Luke and Grace try to find their song, and it winds up being "Celebration". While at the party, Luke isn't deterred by Grace's non-interaction at parties clause in their contract, even plays "Celebration" to get Grace in the mood. The song manages to melt down some of Grace's walls.

Adam is having problems with carefree Joan and turns away from her and leaves the party. Joan is confused, goes looking for Adam around the premises. Joan's friend gets wasted and paramedics arrive after Grace discovers the girl passed out from drinking a fifth of hard booze. This freaked out Joan because she thought the paramedics were for Adam. Later in the hospital, Joan is looking in on her friend, and then runs into Adam, and they talk, Joan sees that she needs to keep her eyes open and take responsibility when someone needs it. This is another lesson Joan learns the hard way while God shows up and tells her that the choices are always there for her to make, she just needs to make better choices.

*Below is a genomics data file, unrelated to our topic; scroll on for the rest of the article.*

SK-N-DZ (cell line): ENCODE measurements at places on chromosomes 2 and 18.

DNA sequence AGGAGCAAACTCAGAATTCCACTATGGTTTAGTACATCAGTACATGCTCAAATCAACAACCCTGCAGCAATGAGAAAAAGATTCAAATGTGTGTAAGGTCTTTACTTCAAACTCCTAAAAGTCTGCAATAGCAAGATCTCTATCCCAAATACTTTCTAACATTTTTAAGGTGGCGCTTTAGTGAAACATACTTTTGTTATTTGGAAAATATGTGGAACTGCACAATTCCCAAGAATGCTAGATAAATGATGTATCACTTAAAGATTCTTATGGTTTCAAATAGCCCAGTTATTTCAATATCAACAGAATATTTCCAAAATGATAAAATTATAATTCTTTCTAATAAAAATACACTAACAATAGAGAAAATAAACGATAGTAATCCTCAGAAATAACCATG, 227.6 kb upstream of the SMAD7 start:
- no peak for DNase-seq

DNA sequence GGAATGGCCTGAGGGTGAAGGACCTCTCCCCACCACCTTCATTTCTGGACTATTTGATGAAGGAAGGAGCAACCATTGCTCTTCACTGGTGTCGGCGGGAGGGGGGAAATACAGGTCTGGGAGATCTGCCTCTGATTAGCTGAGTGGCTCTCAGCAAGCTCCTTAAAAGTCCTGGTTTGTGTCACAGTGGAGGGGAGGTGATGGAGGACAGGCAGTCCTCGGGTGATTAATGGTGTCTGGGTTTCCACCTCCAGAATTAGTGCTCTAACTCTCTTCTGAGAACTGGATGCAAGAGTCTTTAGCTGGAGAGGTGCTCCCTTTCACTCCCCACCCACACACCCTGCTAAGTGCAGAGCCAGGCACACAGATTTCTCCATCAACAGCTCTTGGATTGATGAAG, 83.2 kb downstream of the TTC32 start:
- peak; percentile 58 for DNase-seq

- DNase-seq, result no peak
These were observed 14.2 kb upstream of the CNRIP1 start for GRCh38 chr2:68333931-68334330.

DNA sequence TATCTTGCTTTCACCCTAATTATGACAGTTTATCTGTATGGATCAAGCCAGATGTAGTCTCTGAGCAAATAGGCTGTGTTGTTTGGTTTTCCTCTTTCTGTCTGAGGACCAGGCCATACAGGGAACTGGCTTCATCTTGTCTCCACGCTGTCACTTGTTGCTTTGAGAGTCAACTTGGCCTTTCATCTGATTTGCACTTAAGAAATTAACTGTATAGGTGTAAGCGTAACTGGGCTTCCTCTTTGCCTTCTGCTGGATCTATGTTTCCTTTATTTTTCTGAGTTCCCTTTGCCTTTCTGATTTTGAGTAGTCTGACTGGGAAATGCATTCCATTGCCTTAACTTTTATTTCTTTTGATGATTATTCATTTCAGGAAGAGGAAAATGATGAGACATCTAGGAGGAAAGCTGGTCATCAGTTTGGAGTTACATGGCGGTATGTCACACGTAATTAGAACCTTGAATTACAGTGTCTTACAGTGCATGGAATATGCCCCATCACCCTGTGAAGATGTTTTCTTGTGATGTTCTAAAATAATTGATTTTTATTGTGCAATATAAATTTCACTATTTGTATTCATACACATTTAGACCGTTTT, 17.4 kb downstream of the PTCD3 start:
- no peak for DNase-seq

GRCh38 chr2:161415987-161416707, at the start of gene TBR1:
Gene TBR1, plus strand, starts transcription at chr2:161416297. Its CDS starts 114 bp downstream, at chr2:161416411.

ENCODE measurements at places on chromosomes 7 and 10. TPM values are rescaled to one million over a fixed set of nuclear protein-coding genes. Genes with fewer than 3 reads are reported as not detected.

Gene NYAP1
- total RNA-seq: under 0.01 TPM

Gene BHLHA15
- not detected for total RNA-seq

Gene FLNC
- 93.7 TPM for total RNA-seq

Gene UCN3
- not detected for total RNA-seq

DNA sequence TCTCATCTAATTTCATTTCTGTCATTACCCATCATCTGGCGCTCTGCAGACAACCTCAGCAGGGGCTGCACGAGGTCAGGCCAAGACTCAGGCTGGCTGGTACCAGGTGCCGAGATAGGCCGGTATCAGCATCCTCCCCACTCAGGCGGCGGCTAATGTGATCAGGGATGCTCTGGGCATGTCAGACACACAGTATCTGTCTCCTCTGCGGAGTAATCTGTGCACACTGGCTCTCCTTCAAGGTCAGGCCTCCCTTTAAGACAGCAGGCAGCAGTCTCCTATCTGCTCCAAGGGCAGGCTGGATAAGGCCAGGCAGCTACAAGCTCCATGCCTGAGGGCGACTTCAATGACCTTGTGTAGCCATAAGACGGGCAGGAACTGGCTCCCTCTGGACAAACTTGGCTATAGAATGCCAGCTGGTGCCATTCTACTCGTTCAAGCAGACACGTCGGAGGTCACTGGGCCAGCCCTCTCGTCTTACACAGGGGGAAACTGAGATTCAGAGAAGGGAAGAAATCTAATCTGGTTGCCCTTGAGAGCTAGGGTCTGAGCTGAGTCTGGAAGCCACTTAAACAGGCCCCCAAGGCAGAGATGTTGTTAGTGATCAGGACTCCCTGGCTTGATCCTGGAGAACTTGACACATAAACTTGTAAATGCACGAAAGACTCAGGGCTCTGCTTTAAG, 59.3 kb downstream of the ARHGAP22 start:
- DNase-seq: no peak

Will manages to convince an aunt to turn in her nephew and friend for a drive-by shooting of a young boy. Will's determination is rewarded by a fire set on the aunt's house, and she perished in the fire. Will is absolutely torn up about his actions leading to the murder of the aunt.

Helen continues to look into her renewal of her faith in the catholic church. She goes to Joan's bookstore, and finds her reading a book about getting over co-dependency. Helen offers to help Joan if she really wants it.

What's the moral of this episode? No good deed goes unpunished? Keep your eyes open to things developing in front of your eyes and act before they escalate into a bad situation? Joan will probably not be able to ditch God in any meaningful manner, it would seem.